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Nikki Haley Is Planning Her Future—And It May Include a Presidential Run

The former governor of South Carolina and U.S. rep to the United Nations tantalized the crowd at the College of Charleston’s first Women for Women Summit.

Former UN Ambassador Nikki Haley visits "Fox & Friends" at Fox News Channel Studios in New York City. Photo by John Lamparski / Getty Images

Last week, just after candidates for the Democratic Party presidential nomination gathered to debate in downtown Charleston, S.C., a rising star of the Republican Party was also talking about the future. “We have a lot left to do,” Nikki Haley, former governor of South Carolina and U.S. ambassador to the United Nations, said at the first annual Women for Women Summit organized by the College of Charleston School of Business.

Haley, who spoke after receiving the Woman of Courage Award, didn’t announce she will run for president on the Republican ticket in 2024. But she has been mentioned as a potential running mate to Donald Trump this year or a candidate for the presidency herself in 2024—and there was little doubt that possibility was on the minds of those present. “She’s definitely going to run,” said a fellow speaker at the event, not for attribution. “I don’t think there’s any question about it: This year is Trump’s, but she’s laying the groundwork for the race after that.”

President Donald Trump disembarks Air Force One in Ronkonkoma, N.Y. with Nikki Haley. Photo by Michael Candelori / Shutterstock

Lining up to get her picture taken with Haley before her speech, a business school student effused, “I’m a Democrat, but I’d definitely vote for her. She’s a woman who doesn’t let herself get pushed around.”

Haley has an advocacy group, Stand for America, which promotes that image. Merchandise baring the quotes “I will not shut up” and “With all due respect, I don’t get confused” refer to comments she made during her time with the Trump administration. Haley, who was a member of Trump’s cabinet and the National Security Council until she left her UN post in October 2018, made the first comment to Palestinian negotiator Saeb Erekat at the UN after the administration decided to move the U.S. embassy in Israel to Jerusalem. The second comment was directed at Trump economic advisor Larry Kudlow after he told reporters that Haley had gotten “ahead of the curve” and suffered “momentary confusion” in previewing policy around sanctions against Russia.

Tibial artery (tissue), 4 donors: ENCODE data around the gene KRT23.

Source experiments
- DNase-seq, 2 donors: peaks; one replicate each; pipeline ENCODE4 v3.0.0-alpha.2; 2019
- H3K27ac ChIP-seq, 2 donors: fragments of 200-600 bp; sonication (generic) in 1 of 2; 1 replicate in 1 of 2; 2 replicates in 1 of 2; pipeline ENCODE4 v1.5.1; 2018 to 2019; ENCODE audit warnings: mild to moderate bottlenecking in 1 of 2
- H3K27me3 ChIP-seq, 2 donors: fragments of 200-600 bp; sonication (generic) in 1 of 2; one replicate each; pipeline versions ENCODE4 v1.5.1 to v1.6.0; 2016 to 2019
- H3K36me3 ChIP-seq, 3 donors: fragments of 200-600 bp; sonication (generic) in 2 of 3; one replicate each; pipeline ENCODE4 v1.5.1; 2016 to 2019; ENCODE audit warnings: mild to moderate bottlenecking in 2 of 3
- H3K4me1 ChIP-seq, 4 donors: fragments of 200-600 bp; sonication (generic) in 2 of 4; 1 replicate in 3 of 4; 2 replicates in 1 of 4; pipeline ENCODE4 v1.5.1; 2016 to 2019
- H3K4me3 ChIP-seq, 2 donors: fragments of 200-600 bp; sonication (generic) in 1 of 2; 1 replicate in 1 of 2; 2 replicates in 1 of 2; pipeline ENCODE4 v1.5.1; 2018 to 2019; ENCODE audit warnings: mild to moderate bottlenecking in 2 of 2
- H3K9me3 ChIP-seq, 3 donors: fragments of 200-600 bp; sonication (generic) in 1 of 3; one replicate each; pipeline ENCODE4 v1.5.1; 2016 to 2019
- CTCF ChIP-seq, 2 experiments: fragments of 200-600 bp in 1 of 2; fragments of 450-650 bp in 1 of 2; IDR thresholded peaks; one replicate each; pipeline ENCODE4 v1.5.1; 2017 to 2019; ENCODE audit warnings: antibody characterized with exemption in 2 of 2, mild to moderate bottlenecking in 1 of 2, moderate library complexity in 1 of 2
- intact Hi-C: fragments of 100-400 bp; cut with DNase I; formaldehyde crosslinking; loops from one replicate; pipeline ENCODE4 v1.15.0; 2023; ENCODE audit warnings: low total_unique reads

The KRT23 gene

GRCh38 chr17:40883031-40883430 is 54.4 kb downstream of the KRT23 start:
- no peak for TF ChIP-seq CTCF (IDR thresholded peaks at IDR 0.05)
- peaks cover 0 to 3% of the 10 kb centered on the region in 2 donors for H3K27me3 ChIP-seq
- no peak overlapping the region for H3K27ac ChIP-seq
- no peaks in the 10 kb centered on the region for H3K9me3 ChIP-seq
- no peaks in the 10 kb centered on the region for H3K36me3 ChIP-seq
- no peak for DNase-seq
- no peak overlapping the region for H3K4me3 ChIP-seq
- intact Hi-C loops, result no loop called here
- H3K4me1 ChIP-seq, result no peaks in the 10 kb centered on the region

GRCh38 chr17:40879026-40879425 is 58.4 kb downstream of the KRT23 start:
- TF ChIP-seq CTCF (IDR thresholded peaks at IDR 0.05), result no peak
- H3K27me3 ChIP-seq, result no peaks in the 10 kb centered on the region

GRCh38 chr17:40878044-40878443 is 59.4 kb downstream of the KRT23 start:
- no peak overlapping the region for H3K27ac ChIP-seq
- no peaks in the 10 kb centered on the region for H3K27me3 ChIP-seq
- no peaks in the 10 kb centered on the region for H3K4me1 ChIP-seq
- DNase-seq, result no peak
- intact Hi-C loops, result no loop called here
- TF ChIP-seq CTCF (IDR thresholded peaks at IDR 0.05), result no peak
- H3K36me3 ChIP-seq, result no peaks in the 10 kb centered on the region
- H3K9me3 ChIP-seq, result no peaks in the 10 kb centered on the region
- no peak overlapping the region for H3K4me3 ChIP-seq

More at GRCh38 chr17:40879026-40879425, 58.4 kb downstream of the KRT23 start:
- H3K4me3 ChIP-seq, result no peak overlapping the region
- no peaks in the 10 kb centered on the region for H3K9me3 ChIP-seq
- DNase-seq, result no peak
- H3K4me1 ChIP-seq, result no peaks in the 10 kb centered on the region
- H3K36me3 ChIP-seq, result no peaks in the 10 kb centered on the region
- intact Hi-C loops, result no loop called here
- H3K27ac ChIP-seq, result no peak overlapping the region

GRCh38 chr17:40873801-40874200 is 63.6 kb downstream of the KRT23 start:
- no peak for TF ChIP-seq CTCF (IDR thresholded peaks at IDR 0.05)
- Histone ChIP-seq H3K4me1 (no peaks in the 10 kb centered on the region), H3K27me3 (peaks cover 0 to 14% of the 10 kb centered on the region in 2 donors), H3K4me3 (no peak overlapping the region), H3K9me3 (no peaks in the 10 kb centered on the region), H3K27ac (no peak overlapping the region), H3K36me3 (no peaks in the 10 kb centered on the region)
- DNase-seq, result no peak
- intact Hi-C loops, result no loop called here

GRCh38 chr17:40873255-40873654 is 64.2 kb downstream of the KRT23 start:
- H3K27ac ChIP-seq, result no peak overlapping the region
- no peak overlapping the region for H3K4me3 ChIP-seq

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Her ability to stand apart from but also voice support for Donald Trump is what has made her an intriguing figure in Republican politics. A memoir, With All Due Respect: Defending America With Grit and Grace, released in November 2019, continued her tightrope walk. In it, Haley criticized former secretary of state Rex Tillerson and former White House chief of staff John Kelly, much to Trump’s delight.

At the Women for Women Summit, Haley talked about her “war stories,” including the Kudlow incident, and urged her audience to be true to themselves. Haley’s truth is still unclear, but it’s likely we’ll see her in politics again, soon. As she said at the end of a short film that played before her talk, “I’m too young to stop fighting.”

Haley declined an interview with Worth.

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